Brendan McDermid | Reuters
Here are the most important news that investors need to start their trading day:
1. Find Stock Futures
Stocks were poised to open higher on a pivotal Wednesday morning. Investors are looking for what the Fed will say after its two-day meeting (more on that below), and there are some key earnings on the schedule. Boeing reported before the bell, while Ford, Qualcomm and Meta are expected to be the parent companies of Facebook after the market closes. This earnings season is filled with warnings about inflation and macroeconomic woes, but the reports have been largely good. According to FactSet, about 70% of the 150 S&P 500 companies that have reported earnings so far have exceeded Wall Street expectations.
2. Fed Decision Day
Federal Reserve Chairman Jerome Powell reacts as he testifies before the Senate Banking, Housing, and Urban Affairs Committee hearing on the “Semi-Annual Monetary Policy Report to Congress,” on Capitol Hill in Washington, DC, US, June 22, 2022.
Elisabeth Frantz | Reuters
The Federal Reserve is wrapping up its two-day policy meeting on Wednesday, culminating in the central bank’s latest rate hike and the words of Chairman Jerome Powell. So what would that increase, three-quarters of a point look like, or would there still be a chance of a full percentage point? The market is leaning toward the former, but some observers also expect Powell to speak fairly firmly about the need to strike inflation now, or at least for the next few months, as the economy slows. “He is very likely to ask Powell about the chance of a recession,” said Michael Feroli, chief economist at JP Morgan. “We suspect he’ll say it’s a risk but it’s not an imposed consequence.”
3. Tech giants miss, ignore the market
Sundar Pichai, CEO of Alphabet and Google interviews CNBC’s Deirdre Bosa.
Both Alphabet and Microsoft benefited from the top and bottom results when they reported earnings after the bell on Tuesday. Both companies’ shares rose… Microsoft provided some decent guidance for the year ahead. He did not lower his forecast despite economic challenges, including the slowing US economy suffering from historical price growth and strong Fed rate increases. In the case of Alphabet, it appears that Google’s father’s results, while poor, were not as bad as feared. Investors will get more tech earnings on Wednesday afternoon with Meta and Apple after the bell on Thursday.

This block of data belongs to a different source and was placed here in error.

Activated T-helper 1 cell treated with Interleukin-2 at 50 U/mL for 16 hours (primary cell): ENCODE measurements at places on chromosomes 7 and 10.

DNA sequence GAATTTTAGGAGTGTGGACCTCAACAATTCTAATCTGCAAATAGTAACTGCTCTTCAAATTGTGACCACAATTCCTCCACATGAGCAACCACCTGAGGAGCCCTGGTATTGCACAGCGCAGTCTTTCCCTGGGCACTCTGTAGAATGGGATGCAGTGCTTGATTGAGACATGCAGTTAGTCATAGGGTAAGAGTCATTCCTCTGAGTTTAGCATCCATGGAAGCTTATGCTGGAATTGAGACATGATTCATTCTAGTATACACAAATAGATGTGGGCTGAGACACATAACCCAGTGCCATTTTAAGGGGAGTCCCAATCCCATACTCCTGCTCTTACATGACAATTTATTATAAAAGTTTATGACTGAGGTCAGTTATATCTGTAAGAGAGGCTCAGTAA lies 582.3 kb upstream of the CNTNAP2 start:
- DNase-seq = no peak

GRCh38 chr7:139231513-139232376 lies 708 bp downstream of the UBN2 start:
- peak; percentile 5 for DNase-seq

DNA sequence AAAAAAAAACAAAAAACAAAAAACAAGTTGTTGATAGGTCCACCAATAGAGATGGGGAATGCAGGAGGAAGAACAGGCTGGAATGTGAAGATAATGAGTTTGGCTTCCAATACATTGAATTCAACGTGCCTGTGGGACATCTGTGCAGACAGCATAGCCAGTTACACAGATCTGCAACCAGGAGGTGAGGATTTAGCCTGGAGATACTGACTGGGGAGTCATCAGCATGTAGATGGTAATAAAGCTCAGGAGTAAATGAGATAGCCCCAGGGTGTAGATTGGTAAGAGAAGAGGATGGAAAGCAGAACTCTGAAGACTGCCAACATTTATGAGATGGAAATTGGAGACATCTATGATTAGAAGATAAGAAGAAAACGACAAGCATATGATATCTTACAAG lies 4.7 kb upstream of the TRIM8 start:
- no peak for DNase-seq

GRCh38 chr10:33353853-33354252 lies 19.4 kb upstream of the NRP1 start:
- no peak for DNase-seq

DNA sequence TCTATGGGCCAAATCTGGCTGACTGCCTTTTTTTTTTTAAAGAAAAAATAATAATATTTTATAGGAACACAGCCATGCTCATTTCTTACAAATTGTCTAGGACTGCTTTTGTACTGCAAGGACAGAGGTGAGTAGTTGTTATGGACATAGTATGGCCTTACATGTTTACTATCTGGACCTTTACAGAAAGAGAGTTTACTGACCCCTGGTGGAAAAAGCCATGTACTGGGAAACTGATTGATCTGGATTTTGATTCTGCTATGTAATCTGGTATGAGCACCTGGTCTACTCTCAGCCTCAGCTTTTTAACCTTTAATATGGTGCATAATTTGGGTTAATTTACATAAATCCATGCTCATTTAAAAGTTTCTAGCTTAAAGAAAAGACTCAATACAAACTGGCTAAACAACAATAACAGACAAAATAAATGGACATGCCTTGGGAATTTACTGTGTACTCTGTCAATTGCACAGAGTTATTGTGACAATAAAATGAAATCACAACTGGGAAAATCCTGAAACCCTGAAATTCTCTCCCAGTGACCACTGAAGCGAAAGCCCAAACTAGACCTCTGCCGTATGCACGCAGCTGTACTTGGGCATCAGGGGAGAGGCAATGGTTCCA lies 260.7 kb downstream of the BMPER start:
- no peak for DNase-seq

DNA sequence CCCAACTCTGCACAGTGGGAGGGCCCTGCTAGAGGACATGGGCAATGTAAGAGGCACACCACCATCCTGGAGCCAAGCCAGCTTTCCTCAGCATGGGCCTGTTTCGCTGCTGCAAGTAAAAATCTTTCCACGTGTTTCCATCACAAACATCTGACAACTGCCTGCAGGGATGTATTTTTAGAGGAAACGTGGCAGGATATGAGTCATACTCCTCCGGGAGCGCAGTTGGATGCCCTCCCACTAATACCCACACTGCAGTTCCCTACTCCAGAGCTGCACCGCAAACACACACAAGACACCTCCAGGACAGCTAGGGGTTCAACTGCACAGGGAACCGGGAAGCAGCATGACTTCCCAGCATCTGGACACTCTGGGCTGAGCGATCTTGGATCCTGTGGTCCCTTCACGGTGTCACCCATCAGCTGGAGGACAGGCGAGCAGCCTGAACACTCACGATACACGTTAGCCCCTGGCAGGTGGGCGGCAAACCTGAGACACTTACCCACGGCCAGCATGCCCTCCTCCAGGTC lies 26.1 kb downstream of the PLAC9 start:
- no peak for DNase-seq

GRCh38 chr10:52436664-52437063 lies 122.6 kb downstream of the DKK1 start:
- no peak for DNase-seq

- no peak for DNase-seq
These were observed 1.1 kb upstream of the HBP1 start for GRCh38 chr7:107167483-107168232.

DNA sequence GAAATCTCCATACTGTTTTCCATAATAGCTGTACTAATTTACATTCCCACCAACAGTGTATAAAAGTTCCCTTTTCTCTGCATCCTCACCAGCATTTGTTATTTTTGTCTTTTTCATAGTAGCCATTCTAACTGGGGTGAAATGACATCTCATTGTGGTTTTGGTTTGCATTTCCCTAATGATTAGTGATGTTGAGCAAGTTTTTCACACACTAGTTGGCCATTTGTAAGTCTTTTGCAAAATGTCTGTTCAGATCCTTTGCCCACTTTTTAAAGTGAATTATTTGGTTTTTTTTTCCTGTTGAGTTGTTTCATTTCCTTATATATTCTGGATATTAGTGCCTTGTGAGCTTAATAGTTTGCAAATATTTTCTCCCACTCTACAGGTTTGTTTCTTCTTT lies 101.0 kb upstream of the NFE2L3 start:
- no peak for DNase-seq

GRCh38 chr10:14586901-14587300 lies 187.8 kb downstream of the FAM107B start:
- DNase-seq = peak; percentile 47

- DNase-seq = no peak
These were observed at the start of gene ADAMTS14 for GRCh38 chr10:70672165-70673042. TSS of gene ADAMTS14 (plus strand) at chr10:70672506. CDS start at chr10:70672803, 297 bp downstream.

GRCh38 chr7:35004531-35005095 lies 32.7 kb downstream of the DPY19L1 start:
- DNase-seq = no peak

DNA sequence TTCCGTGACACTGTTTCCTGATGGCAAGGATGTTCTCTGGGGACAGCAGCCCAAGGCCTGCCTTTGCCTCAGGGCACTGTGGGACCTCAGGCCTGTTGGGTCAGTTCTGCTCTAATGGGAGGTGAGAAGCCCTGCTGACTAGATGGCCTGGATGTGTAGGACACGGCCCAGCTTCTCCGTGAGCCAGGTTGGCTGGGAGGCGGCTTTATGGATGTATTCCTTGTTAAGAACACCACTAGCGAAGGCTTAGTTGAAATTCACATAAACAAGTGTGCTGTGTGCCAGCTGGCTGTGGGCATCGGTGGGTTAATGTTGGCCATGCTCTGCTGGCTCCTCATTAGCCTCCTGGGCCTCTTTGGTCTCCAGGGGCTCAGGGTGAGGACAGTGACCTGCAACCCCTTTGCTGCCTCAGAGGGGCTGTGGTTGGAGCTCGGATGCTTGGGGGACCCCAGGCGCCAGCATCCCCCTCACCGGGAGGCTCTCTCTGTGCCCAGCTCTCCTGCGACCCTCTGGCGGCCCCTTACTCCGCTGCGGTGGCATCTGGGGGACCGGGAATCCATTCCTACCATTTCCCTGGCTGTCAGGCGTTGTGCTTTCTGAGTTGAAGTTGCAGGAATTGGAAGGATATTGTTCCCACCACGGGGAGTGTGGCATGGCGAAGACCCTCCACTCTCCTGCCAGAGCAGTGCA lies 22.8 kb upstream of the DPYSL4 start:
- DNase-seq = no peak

4. Housing Market Blues
Contractors work on the roof of a home under construction at the Steelpoint subdivision in Sumter, South Carolina, on Tuesday, July 6, 2021.
Mika Green | Bloomberg | Getty Images
Fortunes have shifted dramatically for US homebuilders. Sales have slowed after the market became completely nervous during the height of the Covid pandemic, and builders are starting to feel the pinch, offering more incentives. “We have to work harder to sell homes. We have to be smarter,” Bolt CEO Ryan Marshall said on a conference call. There doesn’t seem to be any sign of relief in the short term either. Mortgage demand fell again last week, according to the Mortgage Bankers Association. Prices remain high, and so are prices, and while more homes have appeared on the market, supply remains tight.
5. Chipotle’s High Prices and Profits
A person wearing a protective mask walks out of a Chipotle restaurant in San Francisco, California, April 19, 2021.
David Paul Morris | Bloomberg | Getty Images
“The low-income consumer has definitely fallen behind on the buying pace,” Chipotle CEO Brian Nicholl said on the company’s conference call, after the burrito giant released its second-quarter results. “Fortunately for Chipotle, you know, the majority of our customers are consumers of high family income.” Chipotle’s earnings beat Wall Street expectations in large part due to the company’s price hikes to stave off inflation. While the increases may have scared some customers from indulging in the chain’s offerings, you can see from Nicole’s comment above that the company isn’t too concerned about losing the lower end of the market. In fact, Chipotle plans to raise more prices next month.
CNBC’s Carmen Renick, Patti Doom, Jennifer Elias, Jordan Novett, Diana Olick and Amelia Lucas contributed to this report.
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